Brooklyn, New York, 2010— ASPCA Humane Law Enforcement Agents arrived at a small one-bedroom apartment to find 37 cats and kittens living in squalor. Several of the felines were pregnant. L iving among the filth and debris was an older woman who insisted that the animals were well cared for—despite physical evidence to the contrary.
Unfortunately, animal hoarding is more common than many of us realize. In fact, it is estimated that as many as a quarter-million animals per year fall victim to hoarders.
In response to the overwhelming number of hoarding cases reported to our Humane Law Enforcement, the ASPCA launched the Cruelty Intervention Advocacy program. The Cruelty Intervention Advocacy team works with ASPCA Special Agents, social workers and local animal welfare agencies to reduce the number of animal hoarding cases in New York City. To date, the program has assisted more than 20 animal hoarders and rescued nearly 200 animals.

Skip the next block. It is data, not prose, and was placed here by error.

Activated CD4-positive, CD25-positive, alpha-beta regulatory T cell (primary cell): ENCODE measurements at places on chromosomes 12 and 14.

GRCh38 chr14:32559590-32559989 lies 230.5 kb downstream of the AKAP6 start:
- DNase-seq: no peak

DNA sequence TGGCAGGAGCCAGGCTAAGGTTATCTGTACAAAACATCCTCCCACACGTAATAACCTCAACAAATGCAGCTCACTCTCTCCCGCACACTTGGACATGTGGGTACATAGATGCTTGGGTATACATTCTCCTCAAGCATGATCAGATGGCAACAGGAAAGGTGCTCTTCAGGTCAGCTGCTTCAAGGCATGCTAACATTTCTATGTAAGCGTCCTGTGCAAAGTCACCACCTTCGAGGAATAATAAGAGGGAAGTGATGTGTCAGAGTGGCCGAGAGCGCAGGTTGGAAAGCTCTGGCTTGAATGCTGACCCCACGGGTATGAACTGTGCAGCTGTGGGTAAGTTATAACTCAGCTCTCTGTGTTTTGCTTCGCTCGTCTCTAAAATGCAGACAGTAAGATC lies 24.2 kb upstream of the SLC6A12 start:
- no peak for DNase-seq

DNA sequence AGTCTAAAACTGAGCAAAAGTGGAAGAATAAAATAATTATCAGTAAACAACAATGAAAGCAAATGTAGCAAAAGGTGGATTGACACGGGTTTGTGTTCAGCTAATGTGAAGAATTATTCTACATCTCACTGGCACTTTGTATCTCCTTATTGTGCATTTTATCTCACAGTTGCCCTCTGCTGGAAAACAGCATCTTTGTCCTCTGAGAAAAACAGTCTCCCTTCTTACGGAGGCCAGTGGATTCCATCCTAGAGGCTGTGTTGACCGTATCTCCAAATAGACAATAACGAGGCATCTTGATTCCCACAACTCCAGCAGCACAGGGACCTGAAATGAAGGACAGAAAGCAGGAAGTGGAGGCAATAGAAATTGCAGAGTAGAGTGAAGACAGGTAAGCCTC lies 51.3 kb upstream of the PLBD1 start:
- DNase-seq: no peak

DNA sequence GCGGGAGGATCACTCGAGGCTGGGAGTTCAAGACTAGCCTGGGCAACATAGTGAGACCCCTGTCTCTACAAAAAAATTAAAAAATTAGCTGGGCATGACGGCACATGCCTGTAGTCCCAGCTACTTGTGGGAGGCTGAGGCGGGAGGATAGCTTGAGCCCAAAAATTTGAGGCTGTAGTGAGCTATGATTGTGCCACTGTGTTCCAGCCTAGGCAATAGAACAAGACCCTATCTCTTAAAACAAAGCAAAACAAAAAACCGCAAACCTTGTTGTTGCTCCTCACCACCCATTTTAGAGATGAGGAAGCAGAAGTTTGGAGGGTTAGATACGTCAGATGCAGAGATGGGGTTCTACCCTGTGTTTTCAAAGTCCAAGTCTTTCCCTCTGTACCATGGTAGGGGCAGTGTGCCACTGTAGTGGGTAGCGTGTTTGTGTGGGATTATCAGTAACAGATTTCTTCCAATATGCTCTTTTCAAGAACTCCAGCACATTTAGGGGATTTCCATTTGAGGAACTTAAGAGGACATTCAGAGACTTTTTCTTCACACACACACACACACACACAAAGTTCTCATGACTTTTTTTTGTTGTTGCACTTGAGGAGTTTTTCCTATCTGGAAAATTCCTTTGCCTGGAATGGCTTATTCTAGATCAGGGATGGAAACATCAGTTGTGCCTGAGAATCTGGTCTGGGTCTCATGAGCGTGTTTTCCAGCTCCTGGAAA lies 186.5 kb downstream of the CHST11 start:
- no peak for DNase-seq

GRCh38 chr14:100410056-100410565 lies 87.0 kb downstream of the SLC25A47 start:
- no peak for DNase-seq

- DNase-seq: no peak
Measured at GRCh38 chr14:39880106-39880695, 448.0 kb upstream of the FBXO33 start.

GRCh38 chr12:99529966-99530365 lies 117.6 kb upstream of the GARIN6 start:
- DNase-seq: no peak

In 2010, the ASPCA conducted a critical intervention—rescuing 37 felines from a one-bedroom apartment in Brooklyn, New York.
“The two main challenges we face are the sheer number of animals we’re dealing with and working with hoarders who are unable to realize that their animals are suffering due to lack of care,” says Fiona Knight, Director of the ASPCA Cruelty Intervention Advocacy program.
The recovered animals are often transferred to the ASPCA Animal Hospital for treatment and rehomed through the ASPCA Adoption Center and various shelter partners. The program also provides Partners in Caring grants to help disadvantaged pet parents provide medical care for animals in dire need.
To learn more about this complex issue, please visit our Animal Hoarding page.